July 23, 2023
In pathology, cells are described as epithelioid if they are round, have lots of cytoplasm (the material found inside the body of the cell), and have a round to oval-shaped nucleus (the part of the cell that holds the genetic material).
These cells are described as epithelioid because they look like epithelial cells – specialized cells found on the surface of the skin and inside organs throughout the body. Pathologists often perform additional tests such as immunohistochemistry to determine if an epithelioid cell is in fact a true epithelial cell or if it is another type of cell that has changed in shape and size so that it now looks like an epithelial cell.
Epithelioid cells are commonly found in tumours, however, not all of them are cancerous. Pathologists use additional information including the location of the tumour, the other types of cells found with the epithelioid cells, the presence of mitotic figures (cells dividing to create new cells), the presence of invasion (whether the cells are spreading into surrounding tissue), and the results of special tests such as immunohistochemistry to help them decide if the epithelioid cells are cancerous or not. Sarcoma and melanoma are two types of cancer that frequently show epithelioid cells even though they do not start from epithelial cells.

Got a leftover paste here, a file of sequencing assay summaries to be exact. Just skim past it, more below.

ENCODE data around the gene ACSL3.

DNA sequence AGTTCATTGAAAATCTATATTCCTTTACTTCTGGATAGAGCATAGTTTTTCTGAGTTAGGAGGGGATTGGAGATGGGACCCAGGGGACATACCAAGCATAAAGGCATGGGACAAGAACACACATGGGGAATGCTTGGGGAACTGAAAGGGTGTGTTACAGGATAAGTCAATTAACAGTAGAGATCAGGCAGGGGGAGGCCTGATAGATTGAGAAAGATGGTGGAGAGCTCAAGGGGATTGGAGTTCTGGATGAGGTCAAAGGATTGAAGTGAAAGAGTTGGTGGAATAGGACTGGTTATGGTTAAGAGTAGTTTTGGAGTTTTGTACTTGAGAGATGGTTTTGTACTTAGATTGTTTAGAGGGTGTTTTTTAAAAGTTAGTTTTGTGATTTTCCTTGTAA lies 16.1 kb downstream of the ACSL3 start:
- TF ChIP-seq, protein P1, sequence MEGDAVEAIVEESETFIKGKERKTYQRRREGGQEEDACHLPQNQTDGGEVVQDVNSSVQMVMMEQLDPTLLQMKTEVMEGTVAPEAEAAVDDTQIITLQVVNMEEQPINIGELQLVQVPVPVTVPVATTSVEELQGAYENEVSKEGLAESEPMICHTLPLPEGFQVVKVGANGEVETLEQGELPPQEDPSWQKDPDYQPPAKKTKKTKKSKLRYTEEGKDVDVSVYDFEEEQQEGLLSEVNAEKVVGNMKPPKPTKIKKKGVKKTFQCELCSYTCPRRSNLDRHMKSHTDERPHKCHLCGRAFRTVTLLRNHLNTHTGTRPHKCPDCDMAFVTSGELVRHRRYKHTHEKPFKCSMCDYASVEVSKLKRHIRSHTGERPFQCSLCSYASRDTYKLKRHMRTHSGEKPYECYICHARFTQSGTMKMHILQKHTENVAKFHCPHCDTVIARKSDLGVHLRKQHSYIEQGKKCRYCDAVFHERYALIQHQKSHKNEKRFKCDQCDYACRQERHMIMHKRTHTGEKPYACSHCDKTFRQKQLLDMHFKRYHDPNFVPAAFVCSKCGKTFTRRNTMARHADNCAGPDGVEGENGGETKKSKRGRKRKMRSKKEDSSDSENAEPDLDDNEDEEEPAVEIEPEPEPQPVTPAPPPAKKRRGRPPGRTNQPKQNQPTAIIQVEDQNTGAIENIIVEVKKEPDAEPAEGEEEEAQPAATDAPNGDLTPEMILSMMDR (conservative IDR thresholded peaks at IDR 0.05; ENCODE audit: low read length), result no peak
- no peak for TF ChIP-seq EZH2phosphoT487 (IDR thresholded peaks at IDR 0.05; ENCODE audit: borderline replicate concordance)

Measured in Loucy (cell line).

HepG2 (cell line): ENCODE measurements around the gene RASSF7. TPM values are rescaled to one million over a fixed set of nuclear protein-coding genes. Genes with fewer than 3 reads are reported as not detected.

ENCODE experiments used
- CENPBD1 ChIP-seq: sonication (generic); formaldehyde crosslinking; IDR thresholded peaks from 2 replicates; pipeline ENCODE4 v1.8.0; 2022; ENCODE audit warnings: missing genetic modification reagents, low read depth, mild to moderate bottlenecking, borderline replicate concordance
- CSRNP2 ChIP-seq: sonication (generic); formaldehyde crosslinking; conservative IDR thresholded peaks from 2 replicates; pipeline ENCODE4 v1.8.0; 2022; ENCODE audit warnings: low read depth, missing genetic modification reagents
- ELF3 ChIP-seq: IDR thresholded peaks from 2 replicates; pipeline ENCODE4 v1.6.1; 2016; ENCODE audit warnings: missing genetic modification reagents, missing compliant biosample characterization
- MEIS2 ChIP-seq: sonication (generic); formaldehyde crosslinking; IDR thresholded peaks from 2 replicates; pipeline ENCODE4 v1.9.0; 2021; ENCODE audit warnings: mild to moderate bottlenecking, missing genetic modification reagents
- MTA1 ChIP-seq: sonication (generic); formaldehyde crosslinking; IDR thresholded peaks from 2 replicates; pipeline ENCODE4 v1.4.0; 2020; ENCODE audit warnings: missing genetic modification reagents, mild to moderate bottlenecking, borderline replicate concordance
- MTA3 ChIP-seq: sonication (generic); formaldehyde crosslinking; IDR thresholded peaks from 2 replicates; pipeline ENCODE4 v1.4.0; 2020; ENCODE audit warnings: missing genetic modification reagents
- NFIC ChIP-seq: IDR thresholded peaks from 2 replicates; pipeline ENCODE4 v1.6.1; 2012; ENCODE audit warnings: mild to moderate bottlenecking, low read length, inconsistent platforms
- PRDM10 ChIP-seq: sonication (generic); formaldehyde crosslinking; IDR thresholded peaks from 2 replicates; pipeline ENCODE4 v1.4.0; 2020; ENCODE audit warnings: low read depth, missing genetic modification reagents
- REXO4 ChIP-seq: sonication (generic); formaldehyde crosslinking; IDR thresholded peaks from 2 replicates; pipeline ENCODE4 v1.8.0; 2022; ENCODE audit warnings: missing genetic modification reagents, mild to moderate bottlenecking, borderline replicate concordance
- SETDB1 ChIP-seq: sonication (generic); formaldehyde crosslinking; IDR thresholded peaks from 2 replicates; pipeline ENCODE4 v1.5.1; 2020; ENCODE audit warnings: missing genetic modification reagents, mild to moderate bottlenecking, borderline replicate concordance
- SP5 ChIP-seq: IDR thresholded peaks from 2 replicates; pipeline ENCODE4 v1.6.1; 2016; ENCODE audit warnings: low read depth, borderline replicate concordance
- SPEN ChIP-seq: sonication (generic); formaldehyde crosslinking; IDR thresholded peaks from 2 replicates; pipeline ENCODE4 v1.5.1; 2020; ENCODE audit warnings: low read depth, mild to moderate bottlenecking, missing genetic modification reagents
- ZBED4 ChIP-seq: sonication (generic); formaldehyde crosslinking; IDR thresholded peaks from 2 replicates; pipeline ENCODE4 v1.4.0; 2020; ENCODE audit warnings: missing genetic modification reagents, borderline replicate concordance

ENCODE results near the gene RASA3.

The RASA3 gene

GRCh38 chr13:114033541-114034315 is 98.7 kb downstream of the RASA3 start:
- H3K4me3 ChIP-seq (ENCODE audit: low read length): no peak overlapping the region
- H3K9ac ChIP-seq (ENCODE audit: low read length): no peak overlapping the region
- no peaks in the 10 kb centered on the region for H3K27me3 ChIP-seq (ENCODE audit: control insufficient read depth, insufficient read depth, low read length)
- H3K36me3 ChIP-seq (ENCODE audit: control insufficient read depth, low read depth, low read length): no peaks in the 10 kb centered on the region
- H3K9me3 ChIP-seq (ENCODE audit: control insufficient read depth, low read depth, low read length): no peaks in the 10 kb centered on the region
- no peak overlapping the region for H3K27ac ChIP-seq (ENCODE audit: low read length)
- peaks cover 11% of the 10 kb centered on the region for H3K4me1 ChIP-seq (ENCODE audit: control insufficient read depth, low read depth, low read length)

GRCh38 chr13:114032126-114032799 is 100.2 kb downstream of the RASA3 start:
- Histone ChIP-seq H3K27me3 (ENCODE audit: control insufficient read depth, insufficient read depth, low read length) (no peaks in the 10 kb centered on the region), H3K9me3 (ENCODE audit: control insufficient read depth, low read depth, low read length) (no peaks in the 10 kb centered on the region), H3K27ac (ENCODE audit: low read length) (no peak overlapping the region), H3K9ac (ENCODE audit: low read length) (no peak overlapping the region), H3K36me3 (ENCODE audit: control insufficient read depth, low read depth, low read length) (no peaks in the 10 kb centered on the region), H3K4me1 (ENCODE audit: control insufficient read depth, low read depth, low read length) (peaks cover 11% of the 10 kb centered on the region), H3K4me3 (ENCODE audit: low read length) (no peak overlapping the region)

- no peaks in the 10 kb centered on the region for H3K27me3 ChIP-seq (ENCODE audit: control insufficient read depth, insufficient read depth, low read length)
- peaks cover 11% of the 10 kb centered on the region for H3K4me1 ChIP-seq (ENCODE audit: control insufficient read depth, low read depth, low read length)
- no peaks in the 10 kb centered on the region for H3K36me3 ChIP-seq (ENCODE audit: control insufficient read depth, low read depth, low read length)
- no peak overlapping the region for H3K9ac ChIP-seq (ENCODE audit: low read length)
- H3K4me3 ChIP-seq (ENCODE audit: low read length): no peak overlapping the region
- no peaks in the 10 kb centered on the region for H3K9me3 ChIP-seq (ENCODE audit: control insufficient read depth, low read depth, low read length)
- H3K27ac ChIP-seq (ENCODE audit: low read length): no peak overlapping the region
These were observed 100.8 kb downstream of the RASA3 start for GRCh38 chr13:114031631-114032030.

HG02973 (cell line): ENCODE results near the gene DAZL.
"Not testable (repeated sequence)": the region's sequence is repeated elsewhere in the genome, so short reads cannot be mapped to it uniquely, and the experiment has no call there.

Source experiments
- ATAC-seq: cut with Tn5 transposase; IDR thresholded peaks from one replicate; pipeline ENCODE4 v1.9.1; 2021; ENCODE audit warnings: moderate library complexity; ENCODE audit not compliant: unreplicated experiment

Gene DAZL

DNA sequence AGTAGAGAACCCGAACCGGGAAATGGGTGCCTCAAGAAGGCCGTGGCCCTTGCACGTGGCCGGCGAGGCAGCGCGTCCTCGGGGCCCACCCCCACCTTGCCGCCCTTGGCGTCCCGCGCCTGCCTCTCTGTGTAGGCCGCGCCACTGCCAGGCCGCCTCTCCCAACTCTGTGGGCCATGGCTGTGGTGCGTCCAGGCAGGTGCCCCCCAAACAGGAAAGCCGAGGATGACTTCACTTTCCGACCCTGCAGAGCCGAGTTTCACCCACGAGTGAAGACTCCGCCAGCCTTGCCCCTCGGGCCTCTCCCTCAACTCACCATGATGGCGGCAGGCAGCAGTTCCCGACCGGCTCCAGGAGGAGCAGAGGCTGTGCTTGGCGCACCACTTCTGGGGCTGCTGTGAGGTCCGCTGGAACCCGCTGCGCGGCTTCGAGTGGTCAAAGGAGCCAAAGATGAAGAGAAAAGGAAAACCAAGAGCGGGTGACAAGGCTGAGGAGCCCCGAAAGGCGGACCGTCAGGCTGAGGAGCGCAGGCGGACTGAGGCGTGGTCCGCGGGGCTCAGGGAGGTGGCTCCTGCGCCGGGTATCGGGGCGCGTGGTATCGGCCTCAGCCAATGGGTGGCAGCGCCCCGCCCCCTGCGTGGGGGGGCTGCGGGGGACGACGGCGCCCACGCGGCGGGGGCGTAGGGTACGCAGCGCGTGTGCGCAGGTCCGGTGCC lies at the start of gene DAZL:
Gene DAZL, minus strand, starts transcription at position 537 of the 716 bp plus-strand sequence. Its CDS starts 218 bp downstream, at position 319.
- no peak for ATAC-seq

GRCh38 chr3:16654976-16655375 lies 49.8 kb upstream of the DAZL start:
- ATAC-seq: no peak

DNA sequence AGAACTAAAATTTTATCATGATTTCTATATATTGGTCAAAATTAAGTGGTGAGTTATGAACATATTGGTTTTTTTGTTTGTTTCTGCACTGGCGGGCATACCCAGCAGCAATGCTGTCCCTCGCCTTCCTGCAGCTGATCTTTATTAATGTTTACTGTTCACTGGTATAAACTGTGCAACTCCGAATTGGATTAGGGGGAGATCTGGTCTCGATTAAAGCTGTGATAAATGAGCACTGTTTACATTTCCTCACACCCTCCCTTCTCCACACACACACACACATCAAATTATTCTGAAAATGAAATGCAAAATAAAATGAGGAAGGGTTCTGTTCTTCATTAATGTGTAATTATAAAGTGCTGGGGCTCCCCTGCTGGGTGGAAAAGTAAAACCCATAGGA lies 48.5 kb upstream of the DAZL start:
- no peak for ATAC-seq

Importantly, epithelioid cells can also be found in other types of conditions. For example, the epithelioid histiocytes in a type of inflammation called a granuloma are non-cancerous immune cells that are more round than normal histiocytes and connect like epithelial cells.